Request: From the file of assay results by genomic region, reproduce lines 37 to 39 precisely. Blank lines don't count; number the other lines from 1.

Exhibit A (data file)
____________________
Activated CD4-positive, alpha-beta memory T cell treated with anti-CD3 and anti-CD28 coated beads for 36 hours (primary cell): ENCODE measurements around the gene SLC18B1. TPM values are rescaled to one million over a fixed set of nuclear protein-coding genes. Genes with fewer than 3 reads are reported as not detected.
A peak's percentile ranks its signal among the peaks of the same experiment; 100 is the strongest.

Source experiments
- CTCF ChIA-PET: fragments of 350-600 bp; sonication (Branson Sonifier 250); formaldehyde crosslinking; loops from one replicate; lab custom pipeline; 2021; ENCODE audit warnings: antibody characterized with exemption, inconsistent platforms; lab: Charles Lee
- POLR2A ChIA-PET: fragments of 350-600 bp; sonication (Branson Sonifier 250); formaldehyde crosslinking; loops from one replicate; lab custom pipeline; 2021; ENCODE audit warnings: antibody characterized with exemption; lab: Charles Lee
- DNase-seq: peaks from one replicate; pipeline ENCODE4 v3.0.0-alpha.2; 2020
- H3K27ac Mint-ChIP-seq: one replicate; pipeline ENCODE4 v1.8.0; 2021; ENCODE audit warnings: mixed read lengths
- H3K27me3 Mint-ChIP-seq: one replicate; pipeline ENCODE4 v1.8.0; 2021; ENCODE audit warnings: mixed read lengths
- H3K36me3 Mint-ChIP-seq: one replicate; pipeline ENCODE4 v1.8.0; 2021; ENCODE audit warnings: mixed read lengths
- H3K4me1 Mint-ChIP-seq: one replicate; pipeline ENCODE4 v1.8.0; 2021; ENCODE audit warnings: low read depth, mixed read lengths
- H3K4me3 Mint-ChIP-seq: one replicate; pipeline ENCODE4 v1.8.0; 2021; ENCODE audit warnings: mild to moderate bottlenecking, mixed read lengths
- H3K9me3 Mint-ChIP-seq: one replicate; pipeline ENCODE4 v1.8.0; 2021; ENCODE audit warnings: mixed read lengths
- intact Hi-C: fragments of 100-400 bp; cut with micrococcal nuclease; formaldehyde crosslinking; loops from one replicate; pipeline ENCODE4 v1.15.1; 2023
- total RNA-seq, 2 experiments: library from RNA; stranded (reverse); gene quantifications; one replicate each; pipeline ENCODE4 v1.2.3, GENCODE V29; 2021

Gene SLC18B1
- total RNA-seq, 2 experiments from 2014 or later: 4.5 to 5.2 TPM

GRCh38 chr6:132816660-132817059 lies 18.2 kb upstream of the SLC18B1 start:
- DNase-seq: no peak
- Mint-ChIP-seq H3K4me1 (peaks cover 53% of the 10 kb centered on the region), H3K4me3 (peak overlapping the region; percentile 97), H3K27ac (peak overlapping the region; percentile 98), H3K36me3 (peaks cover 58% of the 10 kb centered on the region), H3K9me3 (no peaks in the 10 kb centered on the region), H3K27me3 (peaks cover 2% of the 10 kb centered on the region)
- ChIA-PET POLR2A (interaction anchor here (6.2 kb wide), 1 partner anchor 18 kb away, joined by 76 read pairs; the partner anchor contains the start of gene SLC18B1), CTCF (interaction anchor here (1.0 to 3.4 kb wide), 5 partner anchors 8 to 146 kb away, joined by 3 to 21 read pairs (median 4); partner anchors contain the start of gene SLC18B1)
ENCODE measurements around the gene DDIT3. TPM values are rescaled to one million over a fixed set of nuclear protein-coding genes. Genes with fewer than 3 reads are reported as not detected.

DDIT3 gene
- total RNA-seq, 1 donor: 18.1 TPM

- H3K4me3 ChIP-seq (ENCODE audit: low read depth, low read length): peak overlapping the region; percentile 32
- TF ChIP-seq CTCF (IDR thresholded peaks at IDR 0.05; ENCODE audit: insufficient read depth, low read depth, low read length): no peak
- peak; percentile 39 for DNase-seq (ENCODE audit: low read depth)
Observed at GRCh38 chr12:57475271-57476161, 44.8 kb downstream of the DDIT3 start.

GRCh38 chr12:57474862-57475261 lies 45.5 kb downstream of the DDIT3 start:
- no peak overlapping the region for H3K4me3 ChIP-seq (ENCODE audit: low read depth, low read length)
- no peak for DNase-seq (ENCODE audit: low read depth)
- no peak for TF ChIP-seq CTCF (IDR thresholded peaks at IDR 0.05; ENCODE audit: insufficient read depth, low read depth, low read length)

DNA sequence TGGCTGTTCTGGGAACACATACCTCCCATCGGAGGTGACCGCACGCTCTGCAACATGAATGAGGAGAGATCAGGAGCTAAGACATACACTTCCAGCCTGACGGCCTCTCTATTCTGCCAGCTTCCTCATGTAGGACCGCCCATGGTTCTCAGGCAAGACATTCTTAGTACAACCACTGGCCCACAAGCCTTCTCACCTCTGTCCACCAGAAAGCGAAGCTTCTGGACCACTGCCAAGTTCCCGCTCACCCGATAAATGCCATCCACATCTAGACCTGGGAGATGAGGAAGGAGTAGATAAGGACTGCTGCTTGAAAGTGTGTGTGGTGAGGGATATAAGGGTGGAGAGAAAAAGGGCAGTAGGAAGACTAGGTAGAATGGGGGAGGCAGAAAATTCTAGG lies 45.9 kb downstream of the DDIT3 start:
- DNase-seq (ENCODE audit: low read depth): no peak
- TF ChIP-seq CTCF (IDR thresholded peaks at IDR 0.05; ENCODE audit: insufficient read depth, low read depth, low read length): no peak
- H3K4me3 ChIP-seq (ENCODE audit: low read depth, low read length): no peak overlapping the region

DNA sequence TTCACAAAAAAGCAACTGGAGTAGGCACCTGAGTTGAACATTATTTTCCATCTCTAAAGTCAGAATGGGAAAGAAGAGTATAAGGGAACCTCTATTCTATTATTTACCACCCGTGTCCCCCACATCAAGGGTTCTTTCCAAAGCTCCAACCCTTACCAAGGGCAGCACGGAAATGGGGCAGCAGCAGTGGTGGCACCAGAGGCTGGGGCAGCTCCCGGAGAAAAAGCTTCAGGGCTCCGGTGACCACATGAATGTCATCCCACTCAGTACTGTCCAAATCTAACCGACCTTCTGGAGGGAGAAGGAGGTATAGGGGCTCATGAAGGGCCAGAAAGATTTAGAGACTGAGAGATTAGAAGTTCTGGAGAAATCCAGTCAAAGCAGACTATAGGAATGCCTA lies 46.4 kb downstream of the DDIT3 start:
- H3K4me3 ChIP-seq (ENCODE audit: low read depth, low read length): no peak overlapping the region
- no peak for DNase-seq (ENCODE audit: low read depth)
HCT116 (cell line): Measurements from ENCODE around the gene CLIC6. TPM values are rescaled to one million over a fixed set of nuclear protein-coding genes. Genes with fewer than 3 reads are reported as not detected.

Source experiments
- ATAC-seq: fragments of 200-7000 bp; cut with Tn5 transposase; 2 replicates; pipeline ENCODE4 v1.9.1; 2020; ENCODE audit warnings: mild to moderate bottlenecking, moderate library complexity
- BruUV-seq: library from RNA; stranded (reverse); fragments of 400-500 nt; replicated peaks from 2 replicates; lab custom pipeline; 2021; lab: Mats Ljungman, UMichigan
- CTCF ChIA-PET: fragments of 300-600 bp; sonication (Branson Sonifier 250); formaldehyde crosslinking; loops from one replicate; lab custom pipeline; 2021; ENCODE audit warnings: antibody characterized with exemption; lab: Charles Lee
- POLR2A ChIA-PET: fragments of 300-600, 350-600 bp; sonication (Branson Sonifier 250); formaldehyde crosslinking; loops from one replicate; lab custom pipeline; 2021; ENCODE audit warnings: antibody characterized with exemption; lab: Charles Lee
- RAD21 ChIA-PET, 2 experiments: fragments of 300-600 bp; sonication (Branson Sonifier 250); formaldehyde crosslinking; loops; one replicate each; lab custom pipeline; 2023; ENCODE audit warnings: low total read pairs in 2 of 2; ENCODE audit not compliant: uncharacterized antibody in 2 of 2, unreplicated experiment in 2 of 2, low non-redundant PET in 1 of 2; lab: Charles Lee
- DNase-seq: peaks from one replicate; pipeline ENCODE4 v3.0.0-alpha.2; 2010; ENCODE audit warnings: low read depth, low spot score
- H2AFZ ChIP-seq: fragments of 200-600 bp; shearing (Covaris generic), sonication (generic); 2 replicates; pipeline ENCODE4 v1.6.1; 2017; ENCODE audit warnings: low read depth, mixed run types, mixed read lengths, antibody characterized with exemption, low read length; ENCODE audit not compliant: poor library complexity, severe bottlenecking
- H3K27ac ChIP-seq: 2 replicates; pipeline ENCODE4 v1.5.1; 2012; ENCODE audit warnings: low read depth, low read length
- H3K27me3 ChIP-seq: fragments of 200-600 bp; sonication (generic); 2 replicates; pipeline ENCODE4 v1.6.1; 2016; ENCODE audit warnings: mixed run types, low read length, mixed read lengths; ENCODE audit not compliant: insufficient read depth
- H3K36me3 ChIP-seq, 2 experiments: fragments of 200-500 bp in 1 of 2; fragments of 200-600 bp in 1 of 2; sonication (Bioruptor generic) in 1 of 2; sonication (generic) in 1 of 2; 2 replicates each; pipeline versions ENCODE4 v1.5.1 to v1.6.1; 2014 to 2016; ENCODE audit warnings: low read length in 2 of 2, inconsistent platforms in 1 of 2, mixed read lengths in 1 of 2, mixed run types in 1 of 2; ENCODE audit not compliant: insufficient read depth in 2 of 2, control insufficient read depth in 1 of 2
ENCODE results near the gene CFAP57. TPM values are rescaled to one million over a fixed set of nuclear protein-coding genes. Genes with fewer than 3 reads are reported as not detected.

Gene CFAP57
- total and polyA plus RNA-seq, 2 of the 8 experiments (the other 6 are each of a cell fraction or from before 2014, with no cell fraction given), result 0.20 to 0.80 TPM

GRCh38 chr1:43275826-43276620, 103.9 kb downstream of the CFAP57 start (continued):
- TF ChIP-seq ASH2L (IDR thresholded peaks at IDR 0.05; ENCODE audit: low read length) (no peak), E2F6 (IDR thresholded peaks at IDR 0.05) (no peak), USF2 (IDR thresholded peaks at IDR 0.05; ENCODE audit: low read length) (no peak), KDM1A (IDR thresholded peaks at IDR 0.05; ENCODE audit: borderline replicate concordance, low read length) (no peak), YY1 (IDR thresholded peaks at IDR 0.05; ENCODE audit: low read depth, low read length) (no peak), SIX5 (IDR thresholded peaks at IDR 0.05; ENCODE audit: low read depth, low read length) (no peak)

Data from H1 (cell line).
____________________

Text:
- H3K4me3 ChIP-seq (ENCODE audit: low read depth, low read length): no peak overlapping the region
- no peak for DNase-seq (ENCODE audit: low read depth)
HCT116 (cell line): Measurements from ENCODE around the gene CLIC6. TPM values are rescaled to one million over a fixed set of nuclear protein-coding genes. Genes with fewer than 3 reads are reported as not detected.